It’s an unusual choice for a party leader to stay on after withdrawing from congressional leadership but Pelosi has long defied convention in pursuing power in Washington.
During her remarks, Pelosi recapped her career, from seeing the Capitol the first time as a young girl with her father — a former congressman and mayor — to serving as speaker alongside U.S. presidents and doing “the people’s work.”
“Every day I am in awe of the majestic miracle that is American democracy,” she said.
Democrats cheered Pelosi as she arrived in the chamber at noon. On short notice, lawmakers filled the House, at least on the Democratic side, and Senate Majority Leader Chuck Schumer joined. He later joined a throng of lawmakers and hugged and kissed Pelosi on the cheek.
The Speaker’s Gallery filled with Pelosi staff and guest. Some Republicans, including some newly elected members, also attended, though House Republican Leader Kevin McCarthy, who’s seeking the speakership in the new Congress, did not.
Earlier, Pelosi noted in a statement after The Associated Press called control of the chamber that, in the next Congress, House Democrats will have “strong leverage over a scant Republican majority.”
Pelosi was twice elected to the speakership and has led Democrats through consequential moments, including passage of the Affordable Care Act with President Barack Obama and the impeachments of President Donald Trump.
Her decision Thursday paves the way for House Democratic leadership elections next month when Democrats reorganize as the minority party for the new Congress.
Pelosi’s leadership team, with Majority Leader Steny Hoyer of Maryland and Democratic Whip James Clyburn of South Carolina, has long moved as a triumvirate. All now in their 80s, the three House Democratic leaders have faced restless colleagues eager for them to step aside and allow a new generation to take charge.
Hoyer said after Pelosi’s remarks that “it is the time for a new generation of leaders” and that he will also step down from leadership but stay in Congress. Clyburn, the highest-ranking Black American in Congress, h as said he expects to stay in Congress next year and hopes to remain at the leadership table.
Democratic Reps. Hakeem Jeffries of New York, Katherine Clark of Massachusetts and Pete Aguilar of California have similarly moved as a trio, all working toward becoming the next generation of leaders. Jeffries could make history if he enters the race to become the nation’s first Black speaker of the House.
After Pelosi spoke, Clyburn released a statement saying he looks forward “to doing whatever I can to assist our new generation of Democratic Leaders, which I hope to be Hakeem Jeffries, Katherine Clark and Pete Aguilar.”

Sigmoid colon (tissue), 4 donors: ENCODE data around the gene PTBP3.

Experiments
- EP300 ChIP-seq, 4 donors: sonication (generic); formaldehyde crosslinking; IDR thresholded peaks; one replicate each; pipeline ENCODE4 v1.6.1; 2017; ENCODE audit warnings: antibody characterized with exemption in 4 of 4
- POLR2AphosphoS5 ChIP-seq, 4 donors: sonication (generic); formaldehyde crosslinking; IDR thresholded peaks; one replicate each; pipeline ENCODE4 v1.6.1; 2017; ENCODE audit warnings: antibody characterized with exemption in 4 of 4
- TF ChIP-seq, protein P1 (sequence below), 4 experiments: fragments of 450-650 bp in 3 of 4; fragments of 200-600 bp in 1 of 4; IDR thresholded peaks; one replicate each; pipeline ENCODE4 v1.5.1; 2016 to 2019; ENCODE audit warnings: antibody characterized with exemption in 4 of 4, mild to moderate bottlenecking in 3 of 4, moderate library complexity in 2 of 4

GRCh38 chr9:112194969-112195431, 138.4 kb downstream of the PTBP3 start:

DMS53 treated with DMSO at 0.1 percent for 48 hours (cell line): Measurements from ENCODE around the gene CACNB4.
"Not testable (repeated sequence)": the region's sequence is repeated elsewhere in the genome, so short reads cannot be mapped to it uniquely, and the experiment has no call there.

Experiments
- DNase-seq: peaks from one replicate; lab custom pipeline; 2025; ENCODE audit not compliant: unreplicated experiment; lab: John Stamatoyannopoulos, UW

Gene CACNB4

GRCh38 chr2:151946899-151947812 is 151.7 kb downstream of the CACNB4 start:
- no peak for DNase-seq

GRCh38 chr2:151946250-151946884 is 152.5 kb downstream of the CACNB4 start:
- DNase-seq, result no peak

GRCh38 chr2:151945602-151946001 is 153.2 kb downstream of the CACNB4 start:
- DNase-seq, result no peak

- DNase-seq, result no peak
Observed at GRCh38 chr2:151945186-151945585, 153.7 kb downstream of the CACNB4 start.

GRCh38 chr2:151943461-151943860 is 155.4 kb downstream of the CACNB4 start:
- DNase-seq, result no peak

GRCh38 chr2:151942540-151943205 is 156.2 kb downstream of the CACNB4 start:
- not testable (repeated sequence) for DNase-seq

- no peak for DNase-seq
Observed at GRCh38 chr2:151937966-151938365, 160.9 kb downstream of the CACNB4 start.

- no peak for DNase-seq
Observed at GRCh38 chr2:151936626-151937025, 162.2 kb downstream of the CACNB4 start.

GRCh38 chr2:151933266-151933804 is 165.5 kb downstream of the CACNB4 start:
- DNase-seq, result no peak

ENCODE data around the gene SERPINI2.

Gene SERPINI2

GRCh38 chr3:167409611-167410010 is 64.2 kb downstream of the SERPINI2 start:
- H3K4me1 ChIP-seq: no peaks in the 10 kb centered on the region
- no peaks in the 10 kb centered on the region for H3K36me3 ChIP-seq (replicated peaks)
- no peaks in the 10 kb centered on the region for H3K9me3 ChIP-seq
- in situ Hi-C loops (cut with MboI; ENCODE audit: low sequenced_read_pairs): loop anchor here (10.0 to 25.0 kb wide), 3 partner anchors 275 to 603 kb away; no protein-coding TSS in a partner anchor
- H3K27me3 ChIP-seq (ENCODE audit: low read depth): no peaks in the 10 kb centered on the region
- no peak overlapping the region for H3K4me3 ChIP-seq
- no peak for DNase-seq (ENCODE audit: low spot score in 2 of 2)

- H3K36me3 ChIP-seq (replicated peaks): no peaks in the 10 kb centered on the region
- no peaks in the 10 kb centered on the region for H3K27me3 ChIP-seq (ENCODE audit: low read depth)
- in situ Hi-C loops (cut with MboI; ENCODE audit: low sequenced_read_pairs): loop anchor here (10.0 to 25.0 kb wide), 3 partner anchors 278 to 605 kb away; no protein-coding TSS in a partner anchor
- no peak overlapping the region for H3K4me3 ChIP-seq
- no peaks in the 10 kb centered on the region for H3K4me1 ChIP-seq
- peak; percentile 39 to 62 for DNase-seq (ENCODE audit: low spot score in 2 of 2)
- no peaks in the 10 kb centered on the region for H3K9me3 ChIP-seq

One idea circulating on Capitol Hill was that Pelosi and the others could emerge as emeritus leaders as they pass the baton to new Democrats.
First elected in 1987, Pelosi has been a pivotal figure in American politics, long ridiculed by Republicans as a San Francisco liberal while steadily rising as a skilled legislator and fundraising powerhouse. Her own Democratic colleagues have intermittently appreciated but also feared her powerful brand of leadership.
Pelosi first became speaker in 2007, saying she had cracked the “marble ceiling,” after Democrats swept to power in the 2006 midterm elections in a backlash to then-President George W. Bush and the wars in Iraq and Afghanistan.
When she was poised in 2018 to return as speaker, in the Trump era, she vowed “to show the power of the gavel.”
Pelosi has repeatedly withstood leadership challenges over the years and had suggested in 2018 she would serve four more years as leader. But she had not discussed those plans more recently.
Typically unsentimental, Pelosi let show a rare moment of emotion on the eve of the midterm elections as she held back tears discussing the grave assault on her husband of nearly 60 years.
Paul Pelosi suffered a fractured skull after an intruder broke into their home in the middle the night seeking the Democratic leader. The intruder’s question — “Where is Nancy?” — echoed the chants of the pro-Trump rioters at the Capitol on Jan. 6, 2021, as they hunted for Pelosi and tried to stop Congress from certifying Joe Biden’s election victory over Trump.
David DePape is being held without bail on attempted murder and other charges in what authorities said was a political attack. Police said DePape broke in and woke up Paul Pelosi, and the two struggled over a hammer before DePape struck the 82-year-old on the head.
Paul Pelosi was hospitalized for a week but is expected to recover, though his wife has said it will be a long haul. At the time, Pelosi would not discuss her political plans but would only disclose that the attack on her husband would affect her decision.
Historians have noted that other consequential political figures had careers later as rank-and-file members of Congress, including John Quincy Adams, the former president, who went on to serve for nearly 18 years in Congress.